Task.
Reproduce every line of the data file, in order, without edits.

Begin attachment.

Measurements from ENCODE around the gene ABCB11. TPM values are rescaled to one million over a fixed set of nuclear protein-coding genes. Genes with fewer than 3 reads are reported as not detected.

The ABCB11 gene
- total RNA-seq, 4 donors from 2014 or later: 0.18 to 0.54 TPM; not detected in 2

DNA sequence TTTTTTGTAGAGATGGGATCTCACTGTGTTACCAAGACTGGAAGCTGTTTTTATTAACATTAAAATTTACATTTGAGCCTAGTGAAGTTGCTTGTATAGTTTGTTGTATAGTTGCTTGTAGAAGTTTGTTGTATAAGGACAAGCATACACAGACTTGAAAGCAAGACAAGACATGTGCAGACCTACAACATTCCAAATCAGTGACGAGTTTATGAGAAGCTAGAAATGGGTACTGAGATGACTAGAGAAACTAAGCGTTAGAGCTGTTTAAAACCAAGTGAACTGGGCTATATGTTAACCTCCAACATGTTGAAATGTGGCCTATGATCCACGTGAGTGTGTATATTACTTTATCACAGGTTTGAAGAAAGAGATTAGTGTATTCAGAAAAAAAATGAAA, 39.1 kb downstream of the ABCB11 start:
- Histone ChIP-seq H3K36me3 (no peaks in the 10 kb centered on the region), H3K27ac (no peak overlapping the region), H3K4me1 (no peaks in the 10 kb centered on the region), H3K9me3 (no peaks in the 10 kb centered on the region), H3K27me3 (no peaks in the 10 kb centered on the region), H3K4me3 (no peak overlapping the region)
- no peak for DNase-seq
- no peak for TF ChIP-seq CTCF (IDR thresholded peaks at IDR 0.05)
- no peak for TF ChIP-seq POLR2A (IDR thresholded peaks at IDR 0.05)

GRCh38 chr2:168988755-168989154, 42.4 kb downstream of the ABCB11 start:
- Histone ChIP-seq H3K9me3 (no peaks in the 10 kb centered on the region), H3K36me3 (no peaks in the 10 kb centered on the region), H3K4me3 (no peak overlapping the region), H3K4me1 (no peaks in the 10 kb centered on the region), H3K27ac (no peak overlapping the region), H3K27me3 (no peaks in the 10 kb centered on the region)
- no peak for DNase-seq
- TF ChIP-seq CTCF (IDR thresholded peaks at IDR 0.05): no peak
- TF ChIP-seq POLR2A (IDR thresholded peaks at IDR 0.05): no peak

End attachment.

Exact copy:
Measurements from ENCODE around the gene ABCB11. TPM values are rescaled to one million over a fixed set of nuclear protein-coding genes. Genes with fewer than 3 reads are reported as not detected.

The ABCB11 gene
- total RNA-seq, 4 donors from 2014 or later: 0.18 to 0.54 TPM; not detected in 2

DNA sequence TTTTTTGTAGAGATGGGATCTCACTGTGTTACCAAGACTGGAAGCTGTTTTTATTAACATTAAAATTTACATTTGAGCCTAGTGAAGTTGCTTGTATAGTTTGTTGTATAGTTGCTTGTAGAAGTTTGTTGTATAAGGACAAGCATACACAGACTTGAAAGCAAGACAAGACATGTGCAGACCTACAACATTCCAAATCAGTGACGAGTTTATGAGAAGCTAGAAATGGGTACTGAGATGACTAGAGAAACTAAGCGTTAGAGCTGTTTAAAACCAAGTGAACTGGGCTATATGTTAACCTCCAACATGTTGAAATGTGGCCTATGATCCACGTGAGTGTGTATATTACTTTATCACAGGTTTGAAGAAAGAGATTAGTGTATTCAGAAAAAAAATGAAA, 39.1 kb downstream of the ABCB11 start:
- Histone ChIP-seq H3K36me3 (no peaks in the 10 kb centered on the region), H3K27ac (no peak overlapping the region), H3K4me1 (no peaks in the 10 kb centered on the region), H3K9me3 (no peaks in the 10 kb centered on the region), H3K27me3 (no peaks in the 10 kb centered on the region), H3K4me3 (no peak overlapping the region)
- no peak for DNase-seq
- no peak for TF ChIP-seq CTCF (IDR thresholded peaks at IDR 0.05)
- no peak for TF ChIP-seq POLR2A (IDR thresholded peaks at IDR 0.05)

GRCh38 chr2:168988755-168989154, 42.4 kb downstream of the ABCB11 start:
- Histone ChIP-seq H3K9me3 (no peaks in the 10 kb centered on the region), H3K36me3 (no peaks in the 10 kb centered on the region), H3K4me3 (no peak overlapping the region), H3K4me1 (no peaks in the 10 kb centered on the region), H3K27ac (no peak overlapping the region), H3K27me3 (no peaks in the 10 kb centered on the region)
- no peak for DNase-seq
- TF ChIP-seq CTCF (IDR thresholded peaks at IDR 0.05): no peak
- TF ChIP-seq POLR2A (IDR thresholded peaks at IDR 0.05): no peak